BIOS and UEFI are two tools that basically do the same sort of thing. But they can be a little bit confusing when it comes to, how do
you know which one to use on a computer? And do I need to support one or the other or both? The nice thing is you usually either have
BIOS or UEFI.
Now, BIOS is an older program. And it just stands for Basic Input Output System, whereas UEFI is the new kid on the block. And this
stands for a Unified Extensible Firmware Interface, which sounds confusing. But really, it's just the way that we can interact
between the hardware and the operating system.
Now, let's say that we have two different vehicles. Now, these are two obviously very, very different vehicles. One of them is a
sports car. And one of them is an awesome yellow Volkswagen Beetle. I actually have a Volkswagen Beetle that's yellow like this.
And it's awesome. But nonetheless, you could be a sports car person. Either way, even though they're ridiculously different
vehicles, they both have some common interfaces, right? They're both going to have brake pedals. They're both going to have
They're both going to have windshields. And those interfaces are fairly common across all vehicles. Now, the brakes and the
underlying system are going to be different. This sports car probably has really nice disc brakes, whereas these old Volkswagens have
Now, drum brakes aren't as good. But the interface itself is very, very similar. You push the brake pedal, and you stop. And
that's what BIOS and UEFI are. They're interfaces between the hardware and the operating system itself. Now, they do work a
little bit differently.
So here we have our hard drive on our system. Now, using BIOS like the old method of booting a computer, you would have the very first
sector on the hard drive would be the boot sector. And that's where the MBR, the Master Boot Record, would live. And then that
would tell the computer where the partitions are and point it to where to boot.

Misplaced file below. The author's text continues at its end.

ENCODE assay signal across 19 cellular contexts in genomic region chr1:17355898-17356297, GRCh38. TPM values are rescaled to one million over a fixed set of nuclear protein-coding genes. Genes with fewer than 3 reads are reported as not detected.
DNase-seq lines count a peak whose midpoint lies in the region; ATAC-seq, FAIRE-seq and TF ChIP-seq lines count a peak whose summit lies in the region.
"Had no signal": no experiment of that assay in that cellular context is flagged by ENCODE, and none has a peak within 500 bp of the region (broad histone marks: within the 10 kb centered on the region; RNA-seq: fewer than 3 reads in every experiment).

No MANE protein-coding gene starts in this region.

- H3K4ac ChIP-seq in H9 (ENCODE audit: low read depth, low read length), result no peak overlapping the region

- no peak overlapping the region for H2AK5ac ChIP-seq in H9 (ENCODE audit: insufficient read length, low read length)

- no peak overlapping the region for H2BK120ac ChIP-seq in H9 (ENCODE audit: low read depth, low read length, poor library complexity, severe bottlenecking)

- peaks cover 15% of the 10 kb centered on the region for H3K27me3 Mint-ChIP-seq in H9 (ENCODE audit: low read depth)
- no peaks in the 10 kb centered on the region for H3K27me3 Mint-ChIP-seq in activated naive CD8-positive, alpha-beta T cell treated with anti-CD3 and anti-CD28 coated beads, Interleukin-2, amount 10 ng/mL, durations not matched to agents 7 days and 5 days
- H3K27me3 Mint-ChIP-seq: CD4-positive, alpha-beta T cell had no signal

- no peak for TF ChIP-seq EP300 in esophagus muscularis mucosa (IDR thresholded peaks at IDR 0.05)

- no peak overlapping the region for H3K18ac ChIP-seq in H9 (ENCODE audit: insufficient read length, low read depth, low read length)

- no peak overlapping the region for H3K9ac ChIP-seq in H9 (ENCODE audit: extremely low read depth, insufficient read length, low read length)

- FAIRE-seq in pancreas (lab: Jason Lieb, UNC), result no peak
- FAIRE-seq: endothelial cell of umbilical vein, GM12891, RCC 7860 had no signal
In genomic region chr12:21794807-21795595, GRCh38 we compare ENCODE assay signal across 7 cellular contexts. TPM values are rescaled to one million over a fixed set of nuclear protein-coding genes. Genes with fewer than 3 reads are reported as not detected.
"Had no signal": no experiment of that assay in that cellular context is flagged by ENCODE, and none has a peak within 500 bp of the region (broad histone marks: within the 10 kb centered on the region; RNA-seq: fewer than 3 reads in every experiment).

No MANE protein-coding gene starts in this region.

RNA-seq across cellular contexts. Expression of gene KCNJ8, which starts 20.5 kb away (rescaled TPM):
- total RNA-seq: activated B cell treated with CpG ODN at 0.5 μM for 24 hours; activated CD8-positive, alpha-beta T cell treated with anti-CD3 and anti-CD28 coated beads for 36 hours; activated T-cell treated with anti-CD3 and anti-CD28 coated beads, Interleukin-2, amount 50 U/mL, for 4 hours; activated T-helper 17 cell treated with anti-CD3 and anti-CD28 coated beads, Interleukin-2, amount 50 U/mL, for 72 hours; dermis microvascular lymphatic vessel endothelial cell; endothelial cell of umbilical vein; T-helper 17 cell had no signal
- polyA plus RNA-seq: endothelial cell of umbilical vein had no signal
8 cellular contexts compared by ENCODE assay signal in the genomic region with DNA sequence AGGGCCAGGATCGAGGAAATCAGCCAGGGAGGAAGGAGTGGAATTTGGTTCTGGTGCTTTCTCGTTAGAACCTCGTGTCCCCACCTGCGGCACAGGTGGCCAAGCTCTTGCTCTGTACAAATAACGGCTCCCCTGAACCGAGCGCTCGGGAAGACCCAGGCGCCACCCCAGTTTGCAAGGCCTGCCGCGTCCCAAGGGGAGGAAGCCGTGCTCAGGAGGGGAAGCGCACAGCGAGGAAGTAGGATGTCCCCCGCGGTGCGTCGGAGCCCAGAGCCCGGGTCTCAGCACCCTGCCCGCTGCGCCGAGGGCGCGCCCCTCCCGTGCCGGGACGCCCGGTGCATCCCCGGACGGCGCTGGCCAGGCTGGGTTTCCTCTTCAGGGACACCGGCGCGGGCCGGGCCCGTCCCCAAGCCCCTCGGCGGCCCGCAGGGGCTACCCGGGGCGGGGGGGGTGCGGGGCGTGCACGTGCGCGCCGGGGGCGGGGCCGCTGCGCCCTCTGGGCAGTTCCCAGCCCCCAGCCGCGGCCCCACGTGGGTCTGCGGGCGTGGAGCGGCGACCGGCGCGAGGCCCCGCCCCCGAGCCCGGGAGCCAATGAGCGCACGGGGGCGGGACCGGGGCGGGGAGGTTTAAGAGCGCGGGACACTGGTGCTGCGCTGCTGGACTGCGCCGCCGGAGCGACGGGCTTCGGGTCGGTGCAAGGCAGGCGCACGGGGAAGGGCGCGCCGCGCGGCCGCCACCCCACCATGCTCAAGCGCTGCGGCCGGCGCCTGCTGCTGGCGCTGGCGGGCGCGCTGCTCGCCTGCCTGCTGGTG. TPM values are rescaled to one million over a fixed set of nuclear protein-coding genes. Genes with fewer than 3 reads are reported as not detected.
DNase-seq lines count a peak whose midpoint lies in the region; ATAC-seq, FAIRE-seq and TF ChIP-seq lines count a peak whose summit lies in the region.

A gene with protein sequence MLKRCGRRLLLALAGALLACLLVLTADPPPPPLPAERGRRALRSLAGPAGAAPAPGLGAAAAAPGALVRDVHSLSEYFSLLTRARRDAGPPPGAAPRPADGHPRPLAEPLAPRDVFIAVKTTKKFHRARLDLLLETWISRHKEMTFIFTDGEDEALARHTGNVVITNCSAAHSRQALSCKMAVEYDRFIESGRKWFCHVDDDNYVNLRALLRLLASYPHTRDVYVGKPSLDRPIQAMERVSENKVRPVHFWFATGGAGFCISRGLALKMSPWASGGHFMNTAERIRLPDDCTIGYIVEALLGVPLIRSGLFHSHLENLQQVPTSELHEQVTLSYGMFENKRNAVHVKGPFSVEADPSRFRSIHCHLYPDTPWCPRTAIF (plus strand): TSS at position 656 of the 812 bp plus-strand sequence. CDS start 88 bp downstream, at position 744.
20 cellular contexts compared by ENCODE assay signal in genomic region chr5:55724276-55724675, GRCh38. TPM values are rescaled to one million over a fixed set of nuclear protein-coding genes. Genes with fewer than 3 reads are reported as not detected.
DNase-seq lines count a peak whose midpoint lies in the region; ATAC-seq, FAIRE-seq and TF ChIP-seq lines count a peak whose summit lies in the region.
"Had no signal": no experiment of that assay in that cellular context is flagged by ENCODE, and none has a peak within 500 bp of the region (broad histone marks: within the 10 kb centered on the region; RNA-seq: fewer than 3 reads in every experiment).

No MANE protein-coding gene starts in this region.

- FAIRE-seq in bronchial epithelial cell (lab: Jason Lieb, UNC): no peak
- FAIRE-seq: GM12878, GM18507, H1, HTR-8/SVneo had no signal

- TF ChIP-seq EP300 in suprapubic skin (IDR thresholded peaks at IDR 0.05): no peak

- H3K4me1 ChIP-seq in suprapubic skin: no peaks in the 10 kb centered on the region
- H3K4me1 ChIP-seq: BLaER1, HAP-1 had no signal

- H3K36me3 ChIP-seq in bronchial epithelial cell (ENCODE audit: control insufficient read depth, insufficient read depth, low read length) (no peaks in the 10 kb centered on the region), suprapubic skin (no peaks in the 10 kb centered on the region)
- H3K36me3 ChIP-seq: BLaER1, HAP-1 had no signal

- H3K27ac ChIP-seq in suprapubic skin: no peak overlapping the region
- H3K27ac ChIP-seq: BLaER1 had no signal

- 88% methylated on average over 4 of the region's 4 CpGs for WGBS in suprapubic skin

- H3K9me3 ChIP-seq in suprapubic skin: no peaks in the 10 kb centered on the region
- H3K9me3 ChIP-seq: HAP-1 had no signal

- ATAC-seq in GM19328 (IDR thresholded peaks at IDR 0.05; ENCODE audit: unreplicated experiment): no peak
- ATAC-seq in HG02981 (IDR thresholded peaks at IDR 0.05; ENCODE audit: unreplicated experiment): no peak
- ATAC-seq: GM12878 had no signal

Now, there's a lot of limitations with BIOS. You could only have four partitions using the BIOS and MBR combination. There are some
hacks to get around that. They would take a partition and do extended partitions inside that. But that's a whole other Nugget.
Still there was this limitation. Also, a limitation of size with the drive, how much this boot sector or this Master Boot Record can
actually reference. It can be a small amount, like two terabytes instead of exabytes of data. And so UEFI is a replacement for the BIOS
And rather than just have the single boot sector, what it does is there's an entire partition on the system. And that partition is
where all of the boot code is for whatever operating systems might be on the computer. So rather than just the boot sector pointing to
the rest of the hard drive, this is an actual specialized partition on the computer.
And that's where the UEFI code is stored. Also, it uses a different partition scheme. So you can have tons and tons of partitions.
And it can address a much larger hard drive. There's also other things like Secure Boot that UEFI supports that BIOS doesn't.
Basically just know that UEFI is the replacement for BIOS. It replaces the functionality of connecting the hardware to the software of
the operating system. Now, the good news is if you have a computer that's older-- or even some new ones still come with BIOS-- you
can still get around a lot of the limitations, because there are hacks that will let you use really big hard drives or hacks that will
allow you to do some of the things that you can't normally do out of the box.
But most computers now are coming with UEFI. And from an installer point of view, there's very little you have to do, because the
operating system is going to say, OK, I was booted using UEFI. So I'm going to create a partition, a UEFI partition. And I'm
going to put all the boot code in there.
So from your standpoint, from the end user or the installer standpoint, there's very little difference. But under the hood, a lot
of new, cool stuff is going on. And that's why UEFI is the way of the future. Hope this has been informative for you. And I'd
like to thank you for viewing.